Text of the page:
Since the E-4 has been designed and built by a motorsport engineering firm, we feel it only fair to give you a brief rundown of the technical features first.
Unlike conventional cars which use a chassis made of steel or a composite metal to provide rigidity, the Delta E-4 uses a carbon composite chassis, resulting in a total car chassis weight of just 190lbs. That’s about 1/3 of the chassis weight of a conventionally-built sports car and the equivalent weight of a healthy, active 6 foot tall man.
The use of carbon composites continues throughout the car, with everything from the body panels to the butterfly doors moulded out of ultra light, ultra strong composites such as glass-phenolic and polypropylene fiber composites for the lowest possible vehicle weight.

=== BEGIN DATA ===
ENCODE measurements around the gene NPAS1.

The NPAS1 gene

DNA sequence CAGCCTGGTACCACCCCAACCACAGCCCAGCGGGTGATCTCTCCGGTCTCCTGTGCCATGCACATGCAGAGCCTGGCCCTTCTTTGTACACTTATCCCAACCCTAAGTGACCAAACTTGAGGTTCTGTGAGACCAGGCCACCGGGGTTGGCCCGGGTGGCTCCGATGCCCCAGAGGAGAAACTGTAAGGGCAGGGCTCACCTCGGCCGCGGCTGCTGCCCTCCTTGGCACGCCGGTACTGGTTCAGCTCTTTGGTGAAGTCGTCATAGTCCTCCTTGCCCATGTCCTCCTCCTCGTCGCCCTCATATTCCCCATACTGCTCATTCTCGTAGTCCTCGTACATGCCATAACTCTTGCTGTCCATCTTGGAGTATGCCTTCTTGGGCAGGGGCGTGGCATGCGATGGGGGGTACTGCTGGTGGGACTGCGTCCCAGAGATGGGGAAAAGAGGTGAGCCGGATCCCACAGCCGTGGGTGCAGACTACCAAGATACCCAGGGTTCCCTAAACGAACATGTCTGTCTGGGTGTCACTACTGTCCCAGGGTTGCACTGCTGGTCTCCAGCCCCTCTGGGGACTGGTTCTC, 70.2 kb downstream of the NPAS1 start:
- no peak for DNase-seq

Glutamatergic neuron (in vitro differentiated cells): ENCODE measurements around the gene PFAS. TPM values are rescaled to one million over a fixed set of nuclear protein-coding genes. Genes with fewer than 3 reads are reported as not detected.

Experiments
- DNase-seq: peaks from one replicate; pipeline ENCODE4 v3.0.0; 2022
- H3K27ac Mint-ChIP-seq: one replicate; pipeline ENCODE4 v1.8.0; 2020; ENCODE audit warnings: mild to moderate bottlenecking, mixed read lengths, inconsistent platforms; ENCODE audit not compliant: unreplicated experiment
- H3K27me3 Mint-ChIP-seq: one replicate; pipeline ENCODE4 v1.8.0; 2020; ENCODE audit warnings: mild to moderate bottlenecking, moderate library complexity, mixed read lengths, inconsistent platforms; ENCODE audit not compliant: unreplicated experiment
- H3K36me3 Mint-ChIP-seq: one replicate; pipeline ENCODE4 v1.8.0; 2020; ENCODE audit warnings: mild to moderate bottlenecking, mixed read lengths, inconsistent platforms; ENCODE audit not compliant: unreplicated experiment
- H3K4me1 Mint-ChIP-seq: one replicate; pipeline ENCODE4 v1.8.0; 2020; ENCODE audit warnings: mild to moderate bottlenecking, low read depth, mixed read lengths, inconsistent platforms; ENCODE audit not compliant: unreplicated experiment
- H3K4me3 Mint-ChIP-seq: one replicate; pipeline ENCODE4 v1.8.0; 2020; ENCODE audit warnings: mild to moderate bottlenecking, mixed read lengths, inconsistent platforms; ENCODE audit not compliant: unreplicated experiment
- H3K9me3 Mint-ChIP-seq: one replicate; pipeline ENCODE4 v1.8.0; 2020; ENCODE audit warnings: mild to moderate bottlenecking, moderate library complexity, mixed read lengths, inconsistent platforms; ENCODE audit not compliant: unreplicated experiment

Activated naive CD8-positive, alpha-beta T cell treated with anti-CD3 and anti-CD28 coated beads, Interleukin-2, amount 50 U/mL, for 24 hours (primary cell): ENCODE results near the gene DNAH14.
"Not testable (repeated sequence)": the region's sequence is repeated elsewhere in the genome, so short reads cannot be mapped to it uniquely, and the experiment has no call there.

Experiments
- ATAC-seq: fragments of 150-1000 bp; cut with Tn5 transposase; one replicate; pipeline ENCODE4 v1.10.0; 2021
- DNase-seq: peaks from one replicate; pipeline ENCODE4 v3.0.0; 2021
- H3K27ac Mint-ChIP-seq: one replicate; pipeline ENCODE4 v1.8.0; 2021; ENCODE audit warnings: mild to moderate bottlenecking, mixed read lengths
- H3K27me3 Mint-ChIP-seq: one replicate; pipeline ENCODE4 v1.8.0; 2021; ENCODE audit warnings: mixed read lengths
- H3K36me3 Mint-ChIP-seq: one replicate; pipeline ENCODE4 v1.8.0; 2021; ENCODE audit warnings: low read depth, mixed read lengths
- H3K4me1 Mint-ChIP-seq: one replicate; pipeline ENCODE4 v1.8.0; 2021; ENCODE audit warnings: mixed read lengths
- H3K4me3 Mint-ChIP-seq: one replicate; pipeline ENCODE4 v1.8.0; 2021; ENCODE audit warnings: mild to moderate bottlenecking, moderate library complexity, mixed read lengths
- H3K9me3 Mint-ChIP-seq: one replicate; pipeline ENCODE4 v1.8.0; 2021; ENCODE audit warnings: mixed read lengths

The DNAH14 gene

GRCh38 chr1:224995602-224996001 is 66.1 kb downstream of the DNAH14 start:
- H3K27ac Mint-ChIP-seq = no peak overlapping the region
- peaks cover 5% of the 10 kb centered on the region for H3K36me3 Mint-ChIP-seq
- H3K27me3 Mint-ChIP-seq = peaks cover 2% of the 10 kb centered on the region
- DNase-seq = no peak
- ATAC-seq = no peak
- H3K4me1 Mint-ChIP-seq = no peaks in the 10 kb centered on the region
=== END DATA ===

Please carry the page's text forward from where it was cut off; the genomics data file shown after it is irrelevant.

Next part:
Aerodynamic drag is kept to a minimum too, with a semi-kammback design giving the Delta E-4 a drag coefficient of 0.27.
In terms of specifications, the Delta E-4 comes in two specifications, “Eco” and “Sport”.
The car we drove was the Eco model, featuring a 32 kilowatt-hour Lithium Ion Phosphate battery pack constructed using 3,168 cylindrical cells, dual Oxford YASA Motors developing 553 ft-lbs of torque each and and dual power circuits capable of pushing the car to 60 mph in 6.5 seconds. Top speed is estimated to be around 116 mph and range an expected 140 miles.
The Sport version (which is yet to be built) features quad Oxford YASA Motor setup providing all-wheel drive and a larger 48 kilowatt-hour battery pack. 0-60 is achieved in a more Tesla-like 4 seconds, top speed is estimated to be 150 mph and Delta claim the E-4 Sport will reach an estimated 200 miles per charge.
Delta E-4 Eco Prototype
Outwardly, the Delta E-4 looks a little like a 2012 Honda CR-Z, and with good reason: the design offers high performance and a low drag coefficient.